/ 18 June 1999

The Soweto 11: Two decades later

Jonathan Ancer talks to some of the `seditious’ students who were blamed for the 1976 Soweto riots

Twenty-three years after the June 16 Soweto uprising, the “seditious” students convicted of inciting the rebellion are influential members of the new South Africa they helped to create. There’s an MP, a Department of Foreign Affairs official, a school principal, a mediator, a journalist, a fundraiser for needy children and one with a lot of influence over the public purse.

A very satisfying moment for Murphy Morobewas standing at the Civic Theatre in Braamfontein in 1994 and watching the old South African flag come down. A few metres away stood the man who had helped send him to prison, the former attorney general of the Transvaal, Klaus von Lieres und Wilkau. “I gave my most strident rendition of Nkosi Sikelel’ iAfrika, but I don’t think Von Lieres even recognised me. To him I was just another case number,” says Morobe.

In September 1978, Morobe stood in the dock with 10 of his comrades accused of instigating the Soweto uprising. They had been held in custody for more than a year before the state charged them with sedition.

“Sedition,” Morobe shakes his head. “I think the charge had last been used at the beginning of the century in the Bambata rebellion. There was nothing that pinned us to any incident, but because we had organised rallies, we were held responsible for the violence of the uprising.”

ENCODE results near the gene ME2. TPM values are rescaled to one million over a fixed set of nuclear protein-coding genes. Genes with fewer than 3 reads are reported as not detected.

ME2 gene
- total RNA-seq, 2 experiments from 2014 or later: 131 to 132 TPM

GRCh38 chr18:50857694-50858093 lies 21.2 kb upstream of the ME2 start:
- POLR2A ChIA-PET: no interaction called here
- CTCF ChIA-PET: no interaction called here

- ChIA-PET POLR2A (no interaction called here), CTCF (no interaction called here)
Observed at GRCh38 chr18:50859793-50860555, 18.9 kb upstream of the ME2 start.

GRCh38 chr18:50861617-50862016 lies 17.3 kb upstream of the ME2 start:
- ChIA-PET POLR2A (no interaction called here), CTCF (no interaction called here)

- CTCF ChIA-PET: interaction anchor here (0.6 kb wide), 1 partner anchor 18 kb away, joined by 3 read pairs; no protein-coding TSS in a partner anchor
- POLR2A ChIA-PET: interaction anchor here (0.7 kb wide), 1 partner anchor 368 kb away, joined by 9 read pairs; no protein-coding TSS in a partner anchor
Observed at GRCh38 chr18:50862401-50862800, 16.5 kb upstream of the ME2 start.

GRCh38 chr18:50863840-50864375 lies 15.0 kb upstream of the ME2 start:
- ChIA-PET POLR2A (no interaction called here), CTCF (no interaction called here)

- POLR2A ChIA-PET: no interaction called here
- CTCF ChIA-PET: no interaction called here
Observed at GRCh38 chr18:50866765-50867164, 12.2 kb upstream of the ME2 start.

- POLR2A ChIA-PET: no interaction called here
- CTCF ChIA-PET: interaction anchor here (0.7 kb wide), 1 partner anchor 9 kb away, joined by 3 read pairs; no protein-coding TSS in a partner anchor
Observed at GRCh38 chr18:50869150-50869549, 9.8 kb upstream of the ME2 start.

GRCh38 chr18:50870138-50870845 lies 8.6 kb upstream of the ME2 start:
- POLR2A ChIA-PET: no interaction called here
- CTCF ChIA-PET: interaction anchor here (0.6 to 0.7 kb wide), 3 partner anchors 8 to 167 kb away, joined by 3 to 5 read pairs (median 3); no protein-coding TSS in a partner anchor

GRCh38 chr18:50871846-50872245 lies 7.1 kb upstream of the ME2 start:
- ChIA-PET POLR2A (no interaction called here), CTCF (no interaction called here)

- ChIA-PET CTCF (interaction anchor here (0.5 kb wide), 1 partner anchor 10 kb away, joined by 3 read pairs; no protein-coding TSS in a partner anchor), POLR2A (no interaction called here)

The state alleged that the 11 members of the Soweto Students Representative Council (SSRC) had held gatherings which led to confrontation with police. The accused, who became known as the Soweto 11, pleaded not guilty. Eight months later, they were found guilty. Seven received suspended jail terms and four were sent to prison.

Morobe was arrested on December 31 1976 after the Security Branch had broken Tokyo Sexwale’s African National Congress cell. Sexwale was charged with treason and became part of a group of trialists known as the ANC 12. “I had made contact with the underground and Tokyo was my commander. I was arrested with two others … They wanted us to become state witnesses in the ANC 12 trial, but … we wouldn’t testify, even if it meant death.